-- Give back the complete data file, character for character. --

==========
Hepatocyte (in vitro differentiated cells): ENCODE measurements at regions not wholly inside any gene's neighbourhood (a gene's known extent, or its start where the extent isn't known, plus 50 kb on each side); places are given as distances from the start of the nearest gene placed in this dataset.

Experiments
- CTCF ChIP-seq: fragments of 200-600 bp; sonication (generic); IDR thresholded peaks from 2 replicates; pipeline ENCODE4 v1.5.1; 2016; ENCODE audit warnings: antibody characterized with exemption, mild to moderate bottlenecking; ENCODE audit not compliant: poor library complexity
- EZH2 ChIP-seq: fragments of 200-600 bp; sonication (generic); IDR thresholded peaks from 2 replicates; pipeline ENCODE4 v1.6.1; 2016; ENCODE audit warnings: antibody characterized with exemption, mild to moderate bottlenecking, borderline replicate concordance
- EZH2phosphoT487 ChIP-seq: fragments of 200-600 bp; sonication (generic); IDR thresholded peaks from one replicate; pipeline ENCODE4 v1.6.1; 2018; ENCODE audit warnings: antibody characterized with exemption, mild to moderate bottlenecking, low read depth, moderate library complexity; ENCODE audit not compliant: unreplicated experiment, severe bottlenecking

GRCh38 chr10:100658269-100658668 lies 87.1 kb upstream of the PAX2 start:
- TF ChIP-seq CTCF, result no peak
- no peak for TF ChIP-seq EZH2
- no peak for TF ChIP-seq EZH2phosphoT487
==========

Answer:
Hepatocyte (in vitro differentiated cells): ENCODE measurements at regions not wholly inside any gene's neighbourhood (a gene's known extent, or its start where the extent isn't known, plus 50 kb on each side); places are given as distances from the start of the nearest gene placed in this dataset.

Experiments
- CTCF ChIP-seq: fragments of 200-600 bp; sonication (generic); IDR thresholded peaks from 2 replicates; pipeline ENCODE4 v1.5.1; 2016; ENCODE audit warnings: antibody characterized with exemption, mild to moderate bottlenecking; ENCODE audit not compliant: poor library complexity
- EZH2 ChIP-seq: fragments of 200-600 bp; sonication (generic); IDR thresholded peaks from 2 replicates; pipeline ENCODE4 v1.6.1; 2016; ENCODE audit warnings: antibody characterized with exemption, mild to moderate bottlenecking, borderline replicate concordance
- EZH2phosphoT487 ChIP-seq: fragments of 200-600 bp; sonication (generic); IDR thresholded peaks from one replicate; pipeline ENCODE4 v1.6.1; 2018; ENCODE audit warnings: antibody characterized with exemption, mild to moderate bottlenecking, low read depth, moderate library complexity; ENCODE audit not compliant: unreplicated experiment, severe bottlenecking

GRCh38 chr10:100658269-100658668 lies 87.1 kb upstream of the PAX2 start:
- TF ChIP-seq CTCF, result no peak
- no peak for TF ChIP-seq EZH2
- no peak for TF ChIP-seq EZH2phosphoT487